Kosovo’s parliament on April 4 voted to establish a panel to investigate how and why six Turkish citizens who are opponents of Turkish President Recep Tayyip Erdogan were arrested and deported to Turkey.
The March 29 deportations were approved by Kosovo's interior minister and intelligence chief, moves that prompted their dismissals a day later by Kosovar Prime Minister Ramush Haradinaj, who said the officials took action without his permission.
The deportations also brought criticism from rights groups and the European Union, which on April 3 said they "raised questions" about both Pristina's and Ankara's "respect" for human rights.
Haradinaj on April 4 said he told the “EU and Washington that this was a mistake and an accident and I have asked them for their understanding and help to fix this."
Both Muslim-majority countries have applied for EU membership, although Kosovo’s candidacy appears to be further along than that of Turkey, which has quarreled with the bloc in recent years over various political, cultural, and military matters.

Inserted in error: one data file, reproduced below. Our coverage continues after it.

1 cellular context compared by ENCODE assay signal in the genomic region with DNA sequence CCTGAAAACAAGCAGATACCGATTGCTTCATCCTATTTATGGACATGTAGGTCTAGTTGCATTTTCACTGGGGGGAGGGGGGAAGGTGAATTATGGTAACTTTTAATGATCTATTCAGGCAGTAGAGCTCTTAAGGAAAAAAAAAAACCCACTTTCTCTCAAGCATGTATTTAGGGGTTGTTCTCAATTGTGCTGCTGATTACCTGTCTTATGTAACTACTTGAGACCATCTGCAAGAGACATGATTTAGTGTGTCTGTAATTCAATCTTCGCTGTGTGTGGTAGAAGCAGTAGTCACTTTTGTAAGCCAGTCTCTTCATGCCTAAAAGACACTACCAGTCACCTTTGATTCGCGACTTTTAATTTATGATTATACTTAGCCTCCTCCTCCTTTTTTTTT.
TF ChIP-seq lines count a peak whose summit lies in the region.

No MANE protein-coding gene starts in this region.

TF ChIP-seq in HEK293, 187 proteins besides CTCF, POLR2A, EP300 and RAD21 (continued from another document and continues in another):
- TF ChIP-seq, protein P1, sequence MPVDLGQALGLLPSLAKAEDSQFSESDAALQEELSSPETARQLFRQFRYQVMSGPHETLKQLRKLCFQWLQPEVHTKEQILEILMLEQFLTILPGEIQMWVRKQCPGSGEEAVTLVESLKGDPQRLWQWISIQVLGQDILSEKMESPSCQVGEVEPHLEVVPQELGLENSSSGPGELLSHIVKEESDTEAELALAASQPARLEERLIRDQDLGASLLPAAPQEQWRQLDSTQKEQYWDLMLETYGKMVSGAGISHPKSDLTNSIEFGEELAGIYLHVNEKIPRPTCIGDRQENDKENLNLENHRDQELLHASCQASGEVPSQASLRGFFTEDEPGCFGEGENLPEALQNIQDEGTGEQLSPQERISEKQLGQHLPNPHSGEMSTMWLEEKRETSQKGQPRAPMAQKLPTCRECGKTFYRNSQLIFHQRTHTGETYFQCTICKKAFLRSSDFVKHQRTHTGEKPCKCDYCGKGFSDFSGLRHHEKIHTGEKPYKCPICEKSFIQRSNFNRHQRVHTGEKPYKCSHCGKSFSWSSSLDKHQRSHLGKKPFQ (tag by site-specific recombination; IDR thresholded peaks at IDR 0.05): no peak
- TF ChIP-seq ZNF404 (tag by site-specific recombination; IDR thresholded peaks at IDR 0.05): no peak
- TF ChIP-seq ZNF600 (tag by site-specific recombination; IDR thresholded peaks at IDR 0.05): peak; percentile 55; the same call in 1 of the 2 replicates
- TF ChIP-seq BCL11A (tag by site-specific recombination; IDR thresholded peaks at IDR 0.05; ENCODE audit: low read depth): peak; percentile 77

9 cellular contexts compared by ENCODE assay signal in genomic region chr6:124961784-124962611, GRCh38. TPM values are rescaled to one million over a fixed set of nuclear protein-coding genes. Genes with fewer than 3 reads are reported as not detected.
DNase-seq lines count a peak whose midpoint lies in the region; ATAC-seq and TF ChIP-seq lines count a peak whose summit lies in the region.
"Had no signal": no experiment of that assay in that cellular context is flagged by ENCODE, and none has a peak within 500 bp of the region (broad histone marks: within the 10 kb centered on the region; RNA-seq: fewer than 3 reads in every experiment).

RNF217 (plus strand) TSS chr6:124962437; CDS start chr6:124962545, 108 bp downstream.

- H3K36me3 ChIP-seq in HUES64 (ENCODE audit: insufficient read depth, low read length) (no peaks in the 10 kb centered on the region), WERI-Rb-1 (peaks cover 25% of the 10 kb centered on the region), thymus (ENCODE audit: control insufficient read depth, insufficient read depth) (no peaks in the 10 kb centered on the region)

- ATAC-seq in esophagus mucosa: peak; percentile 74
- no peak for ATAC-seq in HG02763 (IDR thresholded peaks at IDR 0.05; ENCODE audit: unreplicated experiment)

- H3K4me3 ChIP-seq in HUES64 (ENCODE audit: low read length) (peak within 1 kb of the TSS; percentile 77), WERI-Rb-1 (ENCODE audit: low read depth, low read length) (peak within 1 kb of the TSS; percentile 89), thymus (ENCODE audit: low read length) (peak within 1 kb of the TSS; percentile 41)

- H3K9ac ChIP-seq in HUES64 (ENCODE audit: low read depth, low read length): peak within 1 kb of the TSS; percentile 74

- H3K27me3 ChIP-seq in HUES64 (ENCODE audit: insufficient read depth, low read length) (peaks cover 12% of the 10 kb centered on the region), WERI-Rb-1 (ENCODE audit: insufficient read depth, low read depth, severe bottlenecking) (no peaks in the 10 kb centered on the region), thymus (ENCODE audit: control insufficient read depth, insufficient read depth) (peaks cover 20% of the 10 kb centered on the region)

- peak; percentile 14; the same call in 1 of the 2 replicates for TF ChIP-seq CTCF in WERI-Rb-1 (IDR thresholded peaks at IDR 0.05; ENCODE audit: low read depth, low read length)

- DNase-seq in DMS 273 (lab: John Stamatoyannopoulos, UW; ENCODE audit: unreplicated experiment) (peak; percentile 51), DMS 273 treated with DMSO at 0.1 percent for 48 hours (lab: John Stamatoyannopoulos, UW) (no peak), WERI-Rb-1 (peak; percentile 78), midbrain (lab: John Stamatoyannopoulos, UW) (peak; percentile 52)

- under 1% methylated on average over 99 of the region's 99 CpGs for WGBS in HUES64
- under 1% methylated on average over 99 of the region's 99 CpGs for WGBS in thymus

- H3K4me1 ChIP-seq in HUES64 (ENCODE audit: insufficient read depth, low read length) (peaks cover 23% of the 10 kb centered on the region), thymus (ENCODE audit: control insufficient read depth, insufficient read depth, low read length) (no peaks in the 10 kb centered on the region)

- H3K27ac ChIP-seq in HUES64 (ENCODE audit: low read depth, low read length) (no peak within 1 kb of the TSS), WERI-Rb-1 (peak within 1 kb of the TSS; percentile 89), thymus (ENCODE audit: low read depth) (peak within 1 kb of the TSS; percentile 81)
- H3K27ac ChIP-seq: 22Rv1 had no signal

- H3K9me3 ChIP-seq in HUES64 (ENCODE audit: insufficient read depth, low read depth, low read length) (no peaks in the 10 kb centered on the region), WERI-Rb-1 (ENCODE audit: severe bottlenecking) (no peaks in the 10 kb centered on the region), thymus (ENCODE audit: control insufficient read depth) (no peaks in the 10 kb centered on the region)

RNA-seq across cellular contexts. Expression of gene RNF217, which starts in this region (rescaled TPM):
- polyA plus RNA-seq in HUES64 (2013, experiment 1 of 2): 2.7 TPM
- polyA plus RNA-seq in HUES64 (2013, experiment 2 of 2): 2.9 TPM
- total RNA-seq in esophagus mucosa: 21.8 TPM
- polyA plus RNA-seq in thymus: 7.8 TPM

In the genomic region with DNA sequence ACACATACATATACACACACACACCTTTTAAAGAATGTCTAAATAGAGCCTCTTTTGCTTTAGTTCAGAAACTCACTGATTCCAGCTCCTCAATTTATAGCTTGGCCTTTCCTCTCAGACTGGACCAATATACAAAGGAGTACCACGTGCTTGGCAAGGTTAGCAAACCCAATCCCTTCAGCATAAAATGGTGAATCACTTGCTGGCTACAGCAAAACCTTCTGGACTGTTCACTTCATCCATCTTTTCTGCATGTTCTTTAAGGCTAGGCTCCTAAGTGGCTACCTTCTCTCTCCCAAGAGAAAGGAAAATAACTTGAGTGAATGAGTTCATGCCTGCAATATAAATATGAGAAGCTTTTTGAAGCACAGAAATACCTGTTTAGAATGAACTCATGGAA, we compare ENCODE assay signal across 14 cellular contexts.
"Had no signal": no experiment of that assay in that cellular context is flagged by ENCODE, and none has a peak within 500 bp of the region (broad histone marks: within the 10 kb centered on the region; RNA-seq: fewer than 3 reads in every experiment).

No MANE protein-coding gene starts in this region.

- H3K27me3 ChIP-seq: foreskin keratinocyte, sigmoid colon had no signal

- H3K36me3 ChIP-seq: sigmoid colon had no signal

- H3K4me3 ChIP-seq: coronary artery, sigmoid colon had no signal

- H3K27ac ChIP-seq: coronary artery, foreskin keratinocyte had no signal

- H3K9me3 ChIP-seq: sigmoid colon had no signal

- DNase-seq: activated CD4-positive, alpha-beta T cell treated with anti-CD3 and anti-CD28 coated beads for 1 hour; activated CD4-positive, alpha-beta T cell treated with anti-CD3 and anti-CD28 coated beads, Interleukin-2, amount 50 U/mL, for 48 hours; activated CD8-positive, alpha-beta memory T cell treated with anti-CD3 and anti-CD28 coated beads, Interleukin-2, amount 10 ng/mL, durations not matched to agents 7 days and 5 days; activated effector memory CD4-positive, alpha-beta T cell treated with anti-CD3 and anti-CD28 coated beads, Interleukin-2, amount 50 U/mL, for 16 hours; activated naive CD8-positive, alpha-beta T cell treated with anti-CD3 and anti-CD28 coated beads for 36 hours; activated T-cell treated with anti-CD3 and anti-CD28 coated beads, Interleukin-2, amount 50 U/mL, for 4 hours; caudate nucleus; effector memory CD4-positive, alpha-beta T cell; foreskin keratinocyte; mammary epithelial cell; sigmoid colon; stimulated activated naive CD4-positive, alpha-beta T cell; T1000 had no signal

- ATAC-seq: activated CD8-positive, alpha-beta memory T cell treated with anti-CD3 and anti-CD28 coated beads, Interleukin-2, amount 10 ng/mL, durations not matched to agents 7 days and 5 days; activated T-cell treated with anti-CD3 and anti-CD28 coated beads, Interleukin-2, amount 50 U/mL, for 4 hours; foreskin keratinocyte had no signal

The deported Turks reportedly had ties to the Fethullah Gulen movement that Erdogan blames for a failed 2016 coup attempt against his government. Gulen, a self-exiled Muslim cleric living in the United States, and his followers deny the allegations.
Avdullah Hoti, the parliamentary head of the opposition Democratic League of Kosovo (LDK), called for the April 4 emergency session on the matter, saying he was "shocked" by the arrests.
"Instead of being interviewed by authorities in Pristina, they were urgently deported to Turkey," Hoti said.
The arrested and deported Turks were the principal and the teachers of Mehmet Akif College in Pristina.